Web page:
We evaluated these models in both our in vivo and in vitro model systems. We altered the level of induced BMP4 signaling in vivo by in ovo electroporating different ratios of the CAG::gfp and CAG::Bmp4 vectors into chicken embryos, keeping the total concentration of DNA constant at 500 ng/μl. We examined a concentration series consisting of 5 ng/μl CAG::Bmp4 (i.e. a ratio of 99:1 CAG::Gfp: CAG::Bmp4), 25 ng/μl CAG::Bmp4 (19:1), 50 ng/μl CAG::Bmp4 (9:1) to 500 ng/μl CAG::Bmp4. This concentration range resulted in a relatively linear increase in Smad1/5/8 activity: as the concentration of CAG::Bmp4 increased, pSmad1/5/8 also increased between ~20% to~130% compared to control electroporations (Figure 4A–C,J). Strikingly, the different concentrations of Bmp4 were able to direct the same range of cellular fates: all conditions resulted in increased numbers of dI1s, dI2s and dI3s (Figure 4D–I), however the effects became progressively larger as the concentration of BMP4 increased (Figure 4J). Thus, lower levels of BMP4 did not promote a more ventral-dorsal identity as predicted by the morphogen models. Rather, concentration appears to control the efficiency by which BMP4 can direct the same range of cell fates.

Figure 4.
The BMPs do not act as morphogens either in vivo or in vitro.

We more rigorously assessed the ability of BMPs to act as spatial morphogens in vitro by determining whether altering the concentration of BMP4, BMP5, BMP6 or BMP7 can direct EBs towards different dorsal spinal fates. Using a 0.15 ng/ml - 20 ng/ml concentration range, we again observed that the concentration of a given BMP controls the efficiency by which it drives its specific range of cellular identities (Figure 4K). Specifically, BMP4 can direct EBs to express Lhx2 (dI1) and Isl1 (dI3), and increasing the concentration of BMP4 drives EBs to express progressively higher levels of both Lhx2 and Isl1. Similarly, increasing BMP6 levels results in progressively higher levels of Msx1 and Isl1 suggesting that ‘high’ BMP6 concurrently directs more cells to become RP and dI3s (Figure 4K). In no case did we observe that low versus high concentrations of BMPs can direct the ventral-dorsal versus dorsal-most cellular identities predicted by the spatial morphogen model. We further considered whether our data fit with the proposed temporal model (Tozer et al., 2013), which predicts that prolonged BMP signaling will direct more dorsal identities. However, we found no evidence that changing the length of time that EBs are exposed to BMPs led to progressive dorsalization (Figure 4—figure supplement 1). Thus, our studies support a signal-specific model where each BMP ligand can direct progenitors towards a unique range of dorsal spinal identities.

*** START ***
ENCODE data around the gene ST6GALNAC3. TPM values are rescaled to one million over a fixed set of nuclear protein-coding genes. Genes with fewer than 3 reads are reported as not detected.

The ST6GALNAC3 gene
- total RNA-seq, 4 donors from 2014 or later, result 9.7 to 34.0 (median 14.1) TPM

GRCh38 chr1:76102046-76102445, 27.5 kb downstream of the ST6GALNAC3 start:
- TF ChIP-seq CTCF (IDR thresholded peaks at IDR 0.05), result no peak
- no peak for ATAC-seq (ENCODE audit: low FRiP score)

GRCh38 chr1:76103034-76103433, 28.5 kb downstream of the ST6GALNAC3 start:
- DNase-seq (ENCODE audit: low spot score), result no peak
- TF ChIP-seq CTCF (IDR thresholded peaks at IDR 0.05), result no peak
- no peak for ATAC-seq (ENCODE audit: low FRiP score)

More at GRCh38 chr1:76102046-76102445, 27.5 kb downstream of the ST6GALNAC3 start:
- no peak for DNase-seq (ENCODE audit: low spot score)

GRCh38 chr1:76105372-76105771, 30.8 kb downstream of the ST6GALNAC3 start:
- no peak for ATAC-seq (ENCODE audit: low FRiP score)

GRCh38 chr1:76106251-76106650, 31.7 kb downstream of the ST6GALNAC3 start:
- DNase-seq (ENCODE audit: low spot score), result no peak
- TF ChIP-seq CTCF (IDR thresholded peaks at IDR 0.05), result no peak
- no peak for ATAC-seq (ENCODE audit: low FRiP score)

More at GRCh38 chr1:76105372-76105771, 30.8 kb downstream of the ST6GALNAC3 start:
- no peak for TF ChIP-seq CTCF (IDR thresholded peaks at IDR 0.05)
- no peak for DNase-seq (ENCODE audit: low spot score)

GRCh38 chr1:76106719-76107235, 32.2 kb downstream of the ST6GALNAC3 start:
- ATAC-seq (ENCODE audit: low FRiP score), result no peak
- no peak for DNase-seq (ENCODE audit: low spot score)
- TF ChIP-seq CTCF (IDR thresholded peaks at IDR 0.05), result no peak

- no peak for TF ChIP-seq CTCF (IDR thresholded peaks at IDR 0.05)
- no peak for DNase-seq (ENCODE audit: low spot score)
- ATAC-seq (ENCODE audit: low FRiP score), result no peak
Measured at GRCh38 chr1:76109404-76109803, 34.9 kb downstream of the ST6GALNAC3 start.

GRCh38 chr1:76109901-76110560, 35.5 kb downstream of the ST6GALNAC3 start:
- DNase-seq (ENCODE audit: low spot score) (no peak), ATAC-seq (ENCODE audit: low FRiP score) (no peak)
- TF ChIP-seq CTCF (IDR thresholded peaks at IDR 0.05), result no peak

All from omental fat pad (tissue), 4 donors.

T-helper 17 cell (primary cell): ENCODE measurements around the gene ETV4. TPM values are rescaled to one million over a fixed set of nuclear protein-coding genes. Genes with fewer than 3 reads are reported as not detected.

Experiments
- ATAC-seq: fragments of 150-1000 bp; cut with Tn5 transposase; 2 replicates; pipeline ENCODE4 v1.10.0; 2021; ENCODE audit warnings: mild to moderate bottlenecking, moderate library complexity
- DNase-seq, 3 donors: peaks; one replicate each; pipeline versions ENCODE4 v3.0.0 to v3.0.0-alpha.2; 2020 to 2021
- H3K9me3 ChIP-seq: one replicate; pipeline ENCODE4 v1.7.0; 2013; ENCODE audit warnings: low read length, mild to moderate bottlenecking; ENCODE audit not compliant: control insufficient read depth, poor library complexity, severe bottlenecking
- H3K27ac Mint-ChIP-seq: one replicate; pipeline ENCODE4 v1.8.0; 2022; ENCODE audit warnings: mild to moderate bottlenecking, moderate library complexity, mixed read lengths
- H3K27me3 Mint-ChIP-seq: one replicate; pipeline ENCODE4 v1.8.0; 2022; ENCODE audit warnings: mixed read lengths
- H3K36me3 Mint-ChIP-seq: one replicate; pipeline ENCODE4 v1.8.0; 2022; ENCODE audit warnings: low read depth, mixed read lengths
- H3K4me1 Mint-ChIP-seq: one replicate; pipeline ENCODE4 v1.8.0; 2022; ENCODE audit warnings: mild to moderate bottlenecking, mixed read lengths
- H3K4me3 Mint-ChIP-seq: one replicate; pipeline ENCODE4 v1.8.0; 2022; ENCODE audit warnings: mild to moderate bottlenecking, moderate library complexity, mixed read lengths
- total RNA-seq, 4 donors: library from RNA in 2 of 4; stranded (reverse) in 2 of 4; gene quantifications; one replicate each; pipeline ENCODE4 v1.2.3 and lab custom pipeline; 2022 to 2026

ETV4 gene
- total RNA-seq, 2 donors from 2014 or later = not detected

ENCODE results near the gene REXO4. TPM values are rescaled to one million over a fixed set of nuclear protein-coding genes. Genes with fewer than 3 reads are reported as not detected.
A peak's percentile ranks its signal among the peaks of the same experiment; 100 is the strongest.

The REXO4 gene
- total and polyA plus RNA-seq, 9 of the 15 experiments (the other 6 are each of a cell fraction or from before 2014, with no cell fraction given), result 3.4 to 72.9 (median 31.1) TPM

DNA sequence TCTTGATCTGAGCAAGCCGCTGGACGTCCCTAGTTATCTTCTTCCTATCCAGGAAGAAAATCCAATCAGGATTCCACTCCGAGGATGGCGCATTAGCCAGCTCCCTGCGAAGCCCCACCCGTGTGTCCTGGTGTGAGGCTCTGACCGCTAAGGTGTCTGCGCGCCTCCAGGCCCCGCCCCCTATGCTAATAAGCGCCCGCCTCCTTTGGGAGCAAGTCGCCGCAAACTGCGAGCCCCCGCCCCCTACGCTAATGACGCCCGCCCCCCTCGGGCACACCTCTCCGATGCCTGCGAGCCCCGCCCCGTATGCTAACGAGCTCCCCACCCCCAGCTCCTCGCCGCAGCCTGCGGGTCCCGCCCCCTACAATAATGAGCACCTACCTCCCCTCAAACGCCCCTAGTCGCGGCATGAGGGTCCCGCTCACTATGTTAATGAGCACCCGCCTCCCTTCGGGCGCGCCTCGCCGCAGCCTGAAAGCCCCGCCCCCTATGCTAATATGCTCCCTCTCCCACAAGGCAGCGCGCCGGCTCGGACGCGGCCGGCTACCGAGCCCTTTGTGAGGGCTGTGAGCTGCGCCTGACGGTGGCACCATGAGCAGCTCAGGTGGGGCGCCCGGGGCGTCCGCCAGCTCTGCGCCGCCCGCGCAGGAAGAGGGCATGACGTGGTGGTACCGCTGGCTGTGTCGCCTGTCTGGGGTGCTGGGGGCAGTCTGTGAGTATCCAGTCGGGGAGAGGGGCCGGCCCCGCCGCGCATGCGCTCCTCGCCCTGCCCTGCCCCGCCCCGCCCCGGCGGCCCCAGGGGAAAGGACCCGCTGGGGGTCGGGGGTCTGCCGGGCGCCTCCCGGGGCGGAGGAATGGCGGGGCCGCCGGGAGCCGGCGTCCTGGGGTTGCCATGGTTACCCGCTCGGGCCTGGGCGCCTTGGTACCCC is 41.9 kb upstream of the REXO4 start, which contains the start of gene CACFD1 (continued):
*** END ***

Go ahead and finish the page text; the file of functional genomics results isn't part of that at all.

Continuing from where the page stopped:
BMP4 and BMP7 have differential effects on dorsal progenitor identity in vivo

We next examined the mechanistic basis by which BMP4 and BMP7 direct distinct dorsal spinal identities in chicken embryos. We first assessed how broadly Bmp4 or Bmp7 misexpression affects neural development by examining their effect on Sox2+ progenitors (Bylund et al., 2003) and p27/Kip1+ differentiated neurons (Novitch et al., 2001) (Figure 5A–C). Neither Bmp4 nor Bmp7 misexpression changed the ratio of Sox2+ progenitors to p27/Kip1+ neurons (Figure 5A–C,G), although the spinal cord was generally more elongated after Bmp4 expression (Figure 5B,G). However, Bmp4 misexpression significantly diminished (p<1×10−12) the intensity of Sox2 in dorsal progenitors (bracket, Figure 5B,G), suggesting that progenitor identity is being eroded, perhaps because the cells are preparing to differentiate.

Figure 5.
BMP4 and BMP7 can drive distinct dorsal progenitor identities in vivo.

We then looked more specifically at the ability of BMP4 and BMP7 to mediate dorsal progenitor identity, at HH stage 20, a day after electroporation. Ectopic expression of either Bmp4 or Bmp7 increased the length of the Pax3+ dorsal progenitor domain by ~60% (Figure 5D–G). However, the two BMPs had markedly different effects on individual progenitor identities within this domain. Bmp7 had the most dramatic effect on the area of the Atoh1+ dp1 domain (Figure 5J), with a more modest effect on the Ascl1+ dp3-5 domain (Figure 5S) and no effect on the Ngn1+ dp2 domain (Figure 5P). In contrast, Bmp4 can increase the area of both the Atoh1+ dp1 and Ascl1+ dp3-5 domains (Figure 5I,R), but markedly decreases the size of the Ngn1+ dp2 domain (Figure 5O). Taken together, these results suggest that the ability of BMP4 and BMP7 to instruct specific ranges of dorsal spinal fates stems from their differential effects on dorsal progenitors.

BMPs differentially affect cell cycle dynamics in vivo and in vitro